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I have a system with an Events table that holds a list of events to process. Once they are processed, their status field is marked such, and they remain there for archive/history purposes. The PK of the Events table is identity.

The Events table is frequently queried for event type, due time, etc. Most of the time only unprocessed events are of interest. But due to the number of records constantly growing, these queries start taking up more time than they should.

So, I'd like to implement a process that regularly brings the old processed events to another table, so that the primary events table remains lean. Ideally, I'd like that other table be named like EventsArchive and keep exactly the same field setup, with one difference that the PK field is not identity. However, now there is a risk that upon inserting new record in Events table, the PK value is something that's already used in the EventsArchive table.

Is there any way how I can guarantee that the PK field values of Events table do not collide with the archived values in EventsArchive table? I can imagine switching to finding the Events.PK value by means of generating random long value and checking if this value is not taken in both Events and EventsArchive. But that doesn't sound right.

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    First of all, you should consider Filtered Index based on status. It looks like it will be ideal solution for this case. Oct 4, 2017 at 12:40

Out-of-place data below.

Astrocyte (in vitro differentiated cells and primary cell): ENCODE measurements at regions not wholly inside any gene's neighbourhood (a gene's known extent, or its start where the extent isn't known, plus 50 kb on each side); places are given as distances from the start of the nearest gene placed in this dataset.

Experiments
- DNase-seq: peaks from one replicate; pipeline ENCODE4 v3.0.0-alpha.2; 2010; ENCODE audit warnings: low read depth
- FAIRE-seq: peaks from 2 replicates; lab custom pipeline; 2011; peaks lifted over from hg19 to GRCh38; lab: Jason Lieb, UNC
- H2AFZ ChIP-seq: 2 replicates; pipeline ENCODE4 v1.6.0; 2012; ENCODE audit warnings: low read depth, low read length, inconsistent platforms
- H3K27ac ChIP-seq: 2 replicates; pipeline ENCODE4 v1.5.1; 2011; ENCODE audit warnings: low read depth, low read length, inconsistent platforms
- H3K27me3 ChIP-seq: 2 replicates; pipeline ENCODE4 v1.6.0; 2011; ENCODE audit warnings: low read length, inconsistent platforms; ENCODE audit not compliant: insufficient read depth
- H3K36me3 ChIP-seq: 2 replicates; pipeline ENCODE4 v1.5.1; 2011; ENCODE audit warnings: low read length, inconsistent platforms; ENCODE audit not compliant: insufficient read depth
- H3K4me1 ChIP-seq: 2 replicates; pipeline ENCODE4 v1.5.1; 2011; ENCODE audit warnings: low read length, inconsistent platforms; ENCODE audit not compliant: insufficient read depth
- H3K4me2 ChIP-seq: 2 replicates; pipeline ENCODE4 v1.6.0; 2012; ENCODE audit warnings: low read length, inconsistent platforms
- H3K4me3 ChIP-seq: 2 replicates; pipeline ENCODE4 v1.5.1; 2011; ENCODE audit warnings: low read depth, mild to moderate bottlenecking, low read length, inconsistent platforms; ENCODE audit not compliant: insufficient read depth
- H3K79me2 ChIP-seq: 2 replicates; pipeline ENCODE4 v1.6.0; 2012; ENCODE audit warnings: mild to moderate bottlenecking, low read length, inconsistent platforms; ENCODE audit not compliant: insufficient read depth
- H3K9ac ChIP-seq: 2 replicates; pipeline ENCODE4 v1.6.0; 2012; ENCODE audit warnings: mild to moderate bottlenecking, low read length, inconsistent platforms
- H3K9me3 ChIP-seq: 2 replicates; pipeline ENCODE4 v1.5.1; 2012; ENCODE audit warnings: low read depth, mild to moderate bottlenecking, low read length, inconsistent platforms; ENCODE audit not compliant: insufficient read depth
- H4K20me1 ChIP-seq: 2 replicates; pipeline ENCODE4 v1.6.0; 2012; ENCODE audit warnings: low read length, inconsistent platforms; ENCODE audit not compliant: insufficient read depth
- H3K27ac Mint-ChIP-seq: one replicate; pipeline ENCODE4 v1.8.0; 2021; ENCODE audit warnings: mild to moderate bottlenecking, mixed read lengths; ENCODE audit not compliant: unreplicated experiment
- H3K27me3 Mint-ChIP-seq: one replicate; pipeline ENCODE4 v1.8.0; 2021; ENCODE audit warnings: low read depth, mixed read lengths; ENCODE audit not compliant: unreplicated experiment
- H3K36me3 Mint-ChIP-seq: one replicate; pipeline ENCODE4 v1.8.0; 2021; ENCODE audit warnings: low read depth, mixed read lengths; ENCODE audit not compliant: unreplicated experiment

• What is the datatype of your primary key in EventsArchive table? Oct 4, 2017 at 12:41
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    "However, now there is a risk that upon inserting new record in Events table, the PK value is something that's already used in the EventsArchive table." How could that happen? The EventID is an identity column and the EventsArchive gets data only when you transfer them from Events. How can there be a collision, ever? Oct 4, 2017 at 12:57

3 Answers 3

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As others have said, this is an ideal use case for a filtered index. But in order to satisfy your curiosity, you have a few options.

The EventArchive table could have an additional field "date-inserted" and just populate that when you add records to the EventArchive table. the combination of primary key (from the Events table) and the date-inserted should be unique.

I assume you are going to truncate the Events table after each migration? You could also specify the next identity value to use with the DBCC CHECKIDENT command https://learn.microsoft.com/en-us/sql/t-sql/database-console-commands/dbcc-checkident-transact-sql.

In your case, it would be DBCC CHECKIDENT (Events, RESEED, "NextIdentityValue")

But if you simply delete the items in the events table (do this in a loop with commits and/or log backups in between loops to avoid growing your log file out of control) then your identity value won't change.

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For performance in this scenario, you should consider Filtered Index.